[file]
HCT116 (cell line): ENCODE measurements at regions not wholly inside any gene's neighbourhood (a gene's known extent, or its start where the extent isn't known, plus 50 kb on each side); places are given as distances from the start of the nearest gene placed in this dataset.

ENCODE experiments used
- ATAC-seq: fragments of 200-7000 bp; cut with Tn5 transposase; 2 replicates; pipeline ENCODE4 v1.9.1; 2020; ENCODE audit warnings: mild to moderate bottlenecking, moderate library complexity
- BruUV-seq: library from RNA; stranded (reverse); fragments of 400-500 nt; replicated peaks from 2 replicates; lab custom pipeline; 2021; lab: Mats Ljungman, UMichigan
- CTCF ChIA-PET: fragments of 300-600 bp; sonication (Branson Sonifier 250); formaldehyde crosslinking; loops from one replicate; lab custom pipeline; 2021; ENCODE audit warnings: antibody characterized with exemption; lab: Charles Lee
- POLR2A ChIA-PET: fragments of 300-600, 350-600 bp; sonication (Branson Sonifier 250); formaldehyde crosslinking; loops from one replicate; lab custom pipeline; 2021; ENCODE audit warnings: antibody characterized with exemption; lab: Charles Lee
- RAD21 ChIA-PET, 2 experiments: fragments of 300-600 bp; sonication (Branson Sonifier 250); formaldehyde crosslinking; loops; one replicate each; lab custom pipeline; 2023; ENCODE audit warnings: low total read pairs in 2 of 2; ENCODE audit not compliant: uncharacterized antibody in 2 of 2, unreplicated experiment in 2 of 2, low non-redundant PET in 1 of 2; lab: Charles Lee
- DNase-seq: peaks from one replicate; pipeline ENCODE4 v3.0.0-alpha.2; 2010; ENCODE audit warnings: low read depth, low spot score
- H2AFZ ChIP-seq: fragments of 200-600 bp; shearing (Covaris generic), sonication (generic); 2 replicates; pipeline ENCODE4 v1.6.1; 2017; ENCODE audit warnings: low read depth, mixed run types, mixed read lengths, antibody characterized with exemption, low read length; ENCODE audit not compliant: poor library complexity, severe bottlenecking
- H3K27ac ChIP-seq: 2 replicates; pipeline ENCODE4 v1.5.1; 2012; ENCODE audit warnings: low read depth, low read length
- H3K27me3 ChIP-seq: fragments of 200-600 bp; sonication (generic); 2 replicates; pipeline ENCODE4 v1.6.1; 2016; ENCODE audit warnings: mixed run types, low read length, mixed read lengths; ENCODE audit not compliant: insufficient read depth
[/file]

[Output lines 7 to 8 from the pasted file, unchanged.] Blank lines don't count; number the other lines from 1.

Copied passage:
- RAD21 ChIA-PET, 2 experiments: fragments of 300-600 bp; sonication (Branson Sonifier 250); formaldehyde crosslinking; loops; one replicate each; lab custom pipeline; 2023; ENCODE audit warnings: low total read pairs in 2 of 2; ENCODE audit not compliant: uncharacterized antibody in 2 of 2, unreplicated experiment in 2 of 2, low non-redundant PET in 1 of 2; lab: Charles Lee
- DNase-seq: peaks from one replicate; pipeline ENCODE4 v3.0.0-alpha.2; 2010; ENCODE audit warnings: low read depth, low spot score